The School of Law at Queen’s University Belfast was home to Mary Leneghan between 1969 and 1973. Those were turbulent years in Belfast with sectarian violence increasing in intensity and impacting upon the Leneghan family on a number of occasions. After she graduated with an honours degree in law, Mary qualified as a barrister and in the process became one of the very few Catholic women called to the Bar. The period was marred by the failed Sunningdale Agreement, the Ulster Workers’ Council Strike and the Dublin and Monaghan Bombings, events which cast a long shadow over the country.
In 1975, Mary McAleese – now married to Martin – was appointed Reid Professor of Criminal Law, Criminology and Penology at Trinity College Dublin, where she succeeded Mary Robinson. She was the youngest ever person appointed to the post, at the tender age of 24. Settling into Dublin, she quickly became involved in movements seeking change, such as the Campaign for Homosexual Law Reform and the Commission of Inquiry into the Irish Penal System.
New challenges were ahead, however, and in 1979 Mary moved from the world of academia into journalism and broadcasting. Her period in the current affairs department at RTÉ, working on programmes like Frontline and the ground-breaking Today Tonight, was marked by a troubled spell in Irish life, most notably with the H-block hunger strikes. In 1981, Professor McAleese returned to Trinity College and was appointed registrar of the School of Law. Her experience in broadcasting continued to be called upon, however, and she worked part-time for RTÉ over a number of years, contributing on a diverse range of issues such as politics, religion and the arts.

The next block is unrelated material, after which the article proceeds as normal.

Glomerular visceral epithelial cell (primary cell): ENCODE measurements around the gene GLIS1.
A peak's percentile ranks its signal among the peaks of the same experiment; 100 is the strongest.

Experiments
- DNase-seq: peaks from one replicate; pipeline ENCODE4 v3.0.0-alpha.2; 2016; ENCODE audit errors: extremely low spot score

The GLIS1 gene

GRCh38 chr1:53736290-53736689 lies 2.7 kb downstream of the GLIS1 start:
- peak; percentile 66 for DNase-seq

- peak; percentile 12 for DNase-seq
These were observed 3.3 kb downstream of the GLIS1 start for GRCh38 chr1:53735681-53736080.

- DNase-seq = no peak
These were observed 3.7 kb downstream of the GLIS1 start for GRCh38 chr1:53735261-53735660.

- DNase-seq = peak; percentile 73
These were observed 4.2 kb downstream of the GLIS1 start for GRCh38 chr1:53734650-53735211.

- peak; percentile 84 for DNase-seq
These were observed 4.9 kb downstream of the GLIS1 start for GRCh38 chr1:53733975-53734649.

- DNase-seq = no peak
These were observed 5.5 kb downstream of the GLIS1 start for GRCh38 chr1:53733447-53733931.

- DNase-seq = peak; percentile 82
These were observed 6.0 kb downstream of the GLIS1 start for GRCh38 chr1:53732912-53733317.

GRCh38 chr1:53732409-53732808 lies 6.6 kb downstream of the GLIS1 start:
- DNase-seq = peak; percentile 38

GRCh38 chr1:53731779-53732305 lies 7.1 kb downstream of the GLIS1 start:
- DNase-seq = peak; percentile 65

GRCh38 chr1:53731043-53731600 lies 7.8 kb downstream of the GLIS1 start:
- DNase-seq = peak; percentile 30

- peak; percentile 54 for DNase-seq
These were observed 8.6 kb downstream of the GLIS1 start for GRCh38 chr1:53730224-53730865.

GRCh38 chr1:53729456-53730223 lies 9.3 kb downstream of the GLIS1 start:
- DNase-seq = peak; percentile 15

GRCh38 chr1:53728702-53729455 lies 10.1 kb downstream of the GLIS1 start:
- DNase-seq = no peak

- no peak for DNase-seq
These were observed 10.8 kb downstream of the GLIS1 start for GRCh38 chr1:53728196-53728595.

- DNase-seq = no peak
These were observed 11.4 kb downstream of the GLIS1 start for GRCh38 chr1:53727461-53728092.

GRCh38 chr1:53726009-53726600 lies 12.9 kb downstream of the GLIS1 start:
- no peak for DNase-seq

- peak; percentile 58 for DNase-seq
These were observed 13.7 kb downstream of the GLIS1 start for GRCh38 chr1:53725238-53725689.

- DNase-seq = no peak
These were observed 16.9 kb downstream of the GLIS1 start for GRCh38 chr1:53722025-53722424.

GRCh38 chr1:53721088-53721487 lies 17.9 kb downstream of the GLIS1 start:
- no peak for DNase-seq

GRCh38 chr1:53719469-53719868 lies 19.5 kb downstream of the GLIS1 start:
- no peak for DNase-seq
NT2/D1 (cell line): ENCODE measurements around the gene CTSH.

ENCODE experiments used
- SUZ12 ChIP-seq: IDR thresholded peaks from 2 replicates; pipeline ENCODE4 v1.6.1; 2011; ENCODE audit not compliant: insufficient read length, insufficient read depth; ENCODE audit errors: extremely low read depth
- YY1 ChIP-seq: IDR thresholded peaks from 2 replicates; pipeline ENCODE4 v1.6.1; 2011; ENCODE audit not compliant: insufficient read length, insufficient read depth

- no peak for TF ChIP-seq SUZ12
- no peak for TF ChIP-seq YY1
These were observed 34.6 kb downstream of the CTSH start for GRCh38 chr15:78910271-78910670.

A return to Belfast and to Queen’s University beckoned in 1987, when Mary McAleese became the Director of the Institute of Professional Legal Studies. Yet again her talent in this prestigious role was recognised and she received numerous invitations to travel to various parts of the world as guest lecturer. Her leadership skills were rewarded in 1994 when she became the Pro-Vice Chancellor of Queen’s, the first woman and only the second Catholic to hold the position.
The continual seeking of new challenges and her unbounded energy and appetite for large scale projects, was to see a further change in direction in 1997, when Mary McAleese ran for President. Emily Dickinson sketches what must have been the mood of that time elegantly:
We never know how high we are
Till we are asked to rise
And then if we are true to plan
Our statures touch the skies
Indeed the qualities which saw her achieve such great success in a variety of different roles were recognised by the Irish people and they responded by electing her as the eighth President of Ireland. Inaugurated on Armistice Day, the new President – and the first from Northern Ireland to hold the post – chose ‘building bridges’ as her theme. It is one that she had exemplified in her life and career to that point, and now as first citizen, she had an opportunity to provide leadership in this sphere to an even wider audience.